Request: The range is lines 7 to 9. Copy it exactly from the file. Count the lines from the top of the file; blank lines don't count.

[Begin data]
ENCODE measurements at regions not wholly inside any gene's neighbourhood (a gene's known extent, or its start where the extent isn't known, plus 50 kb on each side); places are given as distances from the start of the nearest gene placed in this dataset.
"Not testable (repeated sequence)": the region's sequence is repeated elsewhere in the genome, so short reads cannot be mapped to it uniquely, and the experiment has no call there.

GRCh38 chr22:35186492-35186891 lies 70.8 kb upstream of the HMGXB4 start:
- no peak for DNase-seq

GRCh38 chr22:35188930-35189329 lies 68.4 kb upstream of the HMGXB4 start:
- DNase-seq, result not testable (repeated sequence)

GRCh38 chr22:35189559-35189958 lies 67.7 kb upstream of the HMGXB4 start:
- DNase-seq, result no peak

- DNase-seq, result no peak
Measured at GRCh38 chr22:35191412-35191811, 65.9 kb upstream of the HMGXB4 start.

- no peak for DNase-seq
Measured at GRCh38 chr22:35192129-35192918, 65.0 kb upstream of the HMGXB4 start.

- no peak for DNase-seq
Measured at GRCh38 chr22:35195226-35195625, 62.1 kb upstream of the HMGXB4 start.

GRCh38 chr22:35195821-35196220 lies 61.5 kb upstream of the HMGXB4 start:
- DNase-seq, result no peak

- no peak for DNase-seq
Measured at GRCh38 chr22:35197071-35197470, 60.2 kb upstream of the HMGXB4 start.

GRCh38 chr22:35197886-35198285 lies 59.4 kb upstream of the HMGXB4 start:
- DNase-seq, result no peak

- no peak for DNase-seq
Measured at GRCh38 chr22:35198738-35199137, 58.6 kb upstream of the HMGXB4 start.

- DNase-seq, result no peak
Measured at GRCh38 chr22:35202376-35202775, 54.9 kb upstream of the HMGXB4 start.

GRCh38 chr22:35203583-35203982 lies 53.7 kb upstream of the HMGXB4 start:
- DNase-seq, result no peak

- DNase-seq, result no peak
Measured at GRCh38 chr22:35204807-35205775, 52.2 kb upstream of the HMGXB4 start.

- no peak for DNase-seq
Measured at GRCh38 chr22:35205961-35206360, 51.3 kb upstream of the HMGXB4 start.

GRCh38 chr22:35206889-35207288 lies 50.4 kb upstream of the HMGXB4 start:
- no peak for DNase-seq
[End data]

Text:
GRCh38 chr22:35189559-35189958 lies 67.7 kb upstream of the HMGXB4 start:
- DNase-seq, result no peak

- DNase-seq, result no peak